• Transform. Next, they transform the data to prepare it for LM consumption. They convert words to numerical tokens, group the tokens into “chunks,” then create vectors that describe the meaning and interrelationships of chunks. 

  • Load. Now they load the embeddings into a vector database such as Pinecone and Weaviate or vector-capable platforms such as Databricks and MongoDB. 

Data teams then use the vectorized data to support GenAI applications in two primary ways. First, they implement retrieval-augmented generation (RAG), which finds relevant content within the vector database and adds it to user prompts so that the LM is more likely to give good answers. Second, they fine-tune the LM by adjusting its parameters to align with the vectorized text. Both RAG and fine-tuning increase the likelihood that GenAI applications will have accurate responses that reflect the right business context and reduce hallucinations. Data teams also help might help developers integrate these GenAI applications with other applications and agents. 

Elements of Success 

To make all this work, data science and data engineering teams must adopt best practices and strengthen their governance frameworks. 

Best practices. The most knowledgeable data engineers should define best practices for using GenAI chatbots and features within pipeline tools. As they experiment, they should document their pitfalls and lessons learned. Which data sources, programming languages, and transformation scripts are most appropriate for GenAI assistance? What types of prompt techniques get the most accurate responses? And are the most effective ways to validate LM responses? The more your leading data engineers codify answers to questions like this, assembling templates and tips along the way, the better they can train those that follow.  

By the same token, data engineers and data scientists should define and evangelize best practices for managing the data pipelines that support GenAI applications. Which tools and techniques work best for various datasets and GenAI use cases? How should data engineers and data scientists filter, label, and manage metadata for various file types? As they answer questions like these, data teams will build a knowledge base that helps both sides of the equation. They’ll build better pipelines for GenAI, and use GenAI to build better pipelines faster.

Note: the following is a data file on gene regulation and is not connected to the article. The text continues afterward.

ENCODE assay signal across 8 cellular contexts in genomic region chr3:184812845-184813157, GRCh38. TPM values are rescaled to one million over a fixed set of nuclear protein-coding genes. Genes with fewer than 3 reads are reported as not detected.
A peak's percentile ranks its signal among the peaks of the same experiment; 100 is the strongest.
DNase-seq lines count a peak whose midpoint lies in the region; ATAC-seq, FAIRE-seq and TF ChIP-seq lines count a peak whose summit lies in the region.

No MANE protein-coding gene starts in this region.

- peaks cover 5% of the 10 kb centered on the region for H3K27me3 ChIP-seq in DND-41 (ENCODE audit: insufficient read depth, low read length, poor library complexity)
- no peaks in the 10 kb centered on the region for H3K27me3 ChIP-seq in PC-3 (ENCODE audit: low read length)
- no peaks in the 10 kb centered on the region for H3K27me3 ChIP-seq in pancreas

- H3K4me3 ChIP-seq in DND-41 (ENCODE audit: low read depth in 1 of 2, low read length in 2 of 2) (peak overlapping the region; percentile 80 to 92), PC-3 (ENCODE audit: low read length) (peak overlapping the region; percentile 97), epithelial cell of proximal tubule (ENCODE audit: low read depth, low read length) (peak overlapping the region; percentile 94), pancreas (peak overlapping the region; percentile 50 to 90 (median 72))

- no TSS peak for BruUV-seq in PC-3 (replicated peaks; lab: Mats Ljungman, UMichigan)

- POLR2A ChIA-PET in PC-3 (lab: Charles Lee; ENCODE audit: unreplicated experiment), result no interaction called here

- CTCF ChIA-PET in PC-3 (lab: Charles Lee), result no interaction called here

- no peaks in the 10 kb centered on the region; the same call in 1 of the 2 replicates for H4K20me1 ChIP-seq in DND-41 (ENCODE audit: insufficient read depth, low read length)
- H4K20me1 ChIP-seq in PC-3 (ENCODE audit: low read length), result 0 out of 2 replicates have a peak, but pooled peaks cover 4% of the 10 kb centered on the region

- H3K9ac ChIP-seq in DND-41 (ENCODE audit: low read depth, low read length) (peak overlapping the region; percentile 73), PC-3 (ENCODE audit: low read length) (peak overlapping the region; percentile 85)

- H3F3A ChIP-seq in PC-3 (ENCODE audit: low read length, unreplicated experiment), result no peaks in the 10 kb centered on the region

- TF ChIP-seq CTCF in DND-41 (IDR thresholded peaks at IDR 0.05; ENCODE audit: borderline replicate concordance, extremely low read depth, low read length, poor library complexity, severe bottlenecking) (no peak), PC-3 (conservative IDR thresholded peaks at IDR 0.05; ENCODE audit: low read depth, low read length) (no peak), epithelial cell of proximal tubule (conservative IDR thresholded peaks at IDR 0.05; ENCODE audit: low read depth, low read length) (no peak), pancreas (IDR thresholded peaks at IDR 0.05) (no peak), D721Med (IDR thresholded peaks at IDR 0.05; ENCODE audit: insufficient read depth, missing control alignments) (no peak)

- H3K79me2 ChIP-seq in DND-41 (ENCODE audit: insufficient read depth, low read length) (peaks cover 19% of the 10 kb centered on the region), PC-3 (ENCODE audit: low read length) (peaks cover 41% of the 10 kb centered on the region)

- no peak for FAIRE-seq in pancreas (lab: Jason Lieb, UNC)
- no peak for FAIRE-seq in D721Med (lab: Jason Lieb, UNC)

Governance frameworks. GenAI poses a number of governance risks. For starters, it can “hallucinate” or give wrong answers, expose private data, or mishandle intellectual property. Data engineers, data scientists, data stewards, and compliance officers must define and enforce policies to mitigate these risks. For example, they might restrict LM usage to certain datasets, users, and applications. They should require data teams to document hallucinations and the prompts that caused them. They also should require GenAI applications to cite their data sources and lineage when responding to user prompts. Perhaps most importantly, they should cleanse and validate all GenAI inputs. Governance controls like these reduce risk for both sides of the equationGenAI assisting data engineering and vice versa. So, data and AI governance are critical. 

Conclusion 

Fusion releases positive energy provided it takes place in a controlled setting. And such is the case with GenAI and data engineering. The best practices and governance measures described here can help companies play this powerful technology to their advantage. GenAI can help data engineers become more productive, and data engineering can help GenAI drive new levels of innovation. To learn more about a vendor that contributes to this dual approach, you can check out this resource by Informatica. 

Kevin Petrie

Kevin is the VP of Research at BARC US, where he writes and speaks about the intersection of AI, analytics, and data management. For nearly three decades Kevin has deciphered...